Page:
A saga of a joint Indian family, Home by Manju Kapur is pretty different from her other books. Till now, I’ve only read immigrant stories from Kapur. Home was a fresh change for me, where the author has explored depths of an Indian traditional family, based in the famous Karol Bagh of Delhi. But what makes Home so unique and pleasing in a surprising way?
Banwari Lal, the head of the family comes to India after partition, broken in spirit. With the help of his wife’s jewelry, he opens a sari business in Karol Bagh which becomes a life turning point for him. The sari shop becomes his only goal and dream, and he wants to witness it reach new heights, but not at family’s cost.
In the initial years, he is forced to marry off his daughter Sunita to a man of confusing character. On one hand, he is loving and hospitable towards his in-laws. On the other hand, he is an abusive husband. Even as the family gets richer, Sunita’s ordeal seems no end, ultimately leading to her death, which may have been a murder only. Only a son is left behind, Vicky, to be taken in by Banwari Lals and the responsibility comes on Sona, their daughter in law who cannot have children of her own
Vicky becomes a bone of contention for the family, hence being ignored and rejected by Sona. Though a doting grandfather, Banwari Lal feels guilty to what happened to his daughter. His sons and their growing family cannot make space for Vicky.
Years go by, and one-day Banwari Lal passes away. 1980’s, the family is rife with tensions, With the death of Banwari Lal, the shop is now being modernized to live up to the modern times of ready made salwar kameez and jeans, and even the house is now being transformed into a bunch of self-contained flats. Each member bears the brunt of the family tensions, especially Yashpal and Sona’s daughter Nisha, making home a site of emotional manipulation and sexual abuse.
Kapur’s previous novels for me have always dominated the immigrant world. And Home was a really fresh change for me. The previous novels have been good when it comes to women despising other women for their personal reason, and in Home to Kapur has lived up to the expectation. This, in turn, made the novel even more relatable to the Indian audience especially as we have seen such families around us, or kids from such families hanging out with us with their own set of restrictions.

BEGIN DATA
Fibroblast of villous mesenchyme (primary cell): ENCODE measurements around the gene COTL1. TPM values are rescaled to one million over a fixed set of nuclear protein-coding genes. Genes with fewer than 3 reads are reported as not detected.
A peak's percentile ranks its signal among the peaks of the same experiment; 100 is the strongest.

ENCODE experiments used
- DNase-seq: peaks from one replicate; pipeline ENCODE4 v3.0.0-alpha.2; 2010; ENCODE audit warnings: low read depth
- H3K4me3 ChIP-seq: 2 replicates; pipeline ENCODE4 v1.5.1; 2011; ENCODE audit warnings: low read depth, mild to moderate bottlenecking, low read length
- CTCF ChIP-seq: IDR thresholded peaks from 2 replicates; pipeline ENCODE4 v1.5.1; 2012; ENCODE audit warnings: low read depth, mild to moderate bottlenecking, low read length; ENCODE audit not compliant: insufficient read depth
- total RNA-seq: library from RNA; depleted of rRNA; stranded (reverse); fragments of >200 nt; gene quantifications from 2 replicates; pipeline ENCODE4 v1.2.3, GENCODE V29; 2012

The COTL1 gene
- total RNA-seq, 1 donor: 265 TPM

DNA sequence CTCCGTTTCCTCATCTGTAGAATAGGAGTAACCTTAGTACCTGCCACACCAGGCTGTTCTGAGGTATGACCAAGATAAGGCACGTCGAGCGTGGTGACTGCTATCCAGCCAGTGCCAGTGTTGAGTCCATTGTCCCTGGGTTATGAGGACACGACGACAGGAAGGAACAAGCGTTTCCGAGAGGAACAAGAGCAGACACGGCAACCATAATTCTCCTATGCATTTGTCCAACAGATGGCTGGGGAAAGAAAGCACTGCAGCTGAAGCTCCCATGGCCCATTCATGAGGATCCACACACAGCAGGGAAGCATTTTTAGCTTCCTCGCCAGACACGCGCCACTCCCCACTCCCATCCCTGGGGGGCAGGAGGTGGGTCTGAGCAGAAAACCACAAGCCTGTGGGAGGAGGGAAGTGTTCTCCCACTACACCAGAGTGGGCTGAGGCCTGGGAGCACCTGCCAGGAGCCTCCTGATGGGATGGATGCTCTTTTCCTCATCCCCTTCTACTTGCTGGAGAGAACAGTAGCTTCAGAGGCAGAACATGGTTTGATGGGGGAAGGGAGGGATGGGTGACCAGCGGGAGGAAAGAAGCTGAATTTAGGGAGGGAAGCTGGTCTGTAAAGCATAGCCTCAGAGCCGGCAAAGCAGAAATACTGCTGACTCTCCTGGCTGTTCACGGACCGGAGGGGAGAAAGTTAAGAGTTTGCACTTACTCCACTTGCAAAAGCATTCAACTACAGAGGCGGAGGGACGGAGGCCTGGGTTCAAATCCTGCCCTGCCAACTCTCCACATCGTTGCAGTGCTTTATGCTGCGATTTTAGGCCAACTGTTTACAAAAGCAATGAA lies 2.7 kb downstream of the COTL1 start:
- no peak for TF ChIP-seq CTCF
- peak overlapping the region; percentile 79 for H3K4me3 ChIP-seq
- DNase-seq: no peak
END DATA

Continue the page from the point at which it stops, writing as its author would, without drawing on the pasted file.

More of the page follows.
I also loved how Kapur, this time gave a more meaningful voice to the male characters, something that I didn’t come across in her previous work. I really loved the whole joint family and business setting, wherein apart from home, members of the family are always together, even when they are snacking on lip smacking samosa and chutneys during their evening break and the Sari Shop.
“All day the Banwari Lal men nibbled something. Mid-morning snack, evening snack, feeling stressed snack, visitor snack. They worked long hours, six days a week. Their pleasures lay in discussing what to eat, in anticipation as the order was sent out, in the stimulation of the olfactory senses as the packets unfolded, in the camaraderie of sharing. They unwound over fresh, crisp kachoris with imli chutney …
Home has the tendency to carry its readers along with it. It has tender humor, which keeps you light when you are reading it. I also really admired the way Delhi’s middle-class English has been used by Home’s characters. However, the only thing that I wasn’t able to digest was the climax. I was expecting that Nisha may turn out to be a successful independent woman, but instead was the complete opposite of it. This was one small disappointment for me in the overall entertaining novel.
All in all, I thoroughly enjoyed the fresh change of Manju Kapur’s writing via Home. Make sure to read this one if you are an ardent fan of Kapur’s work.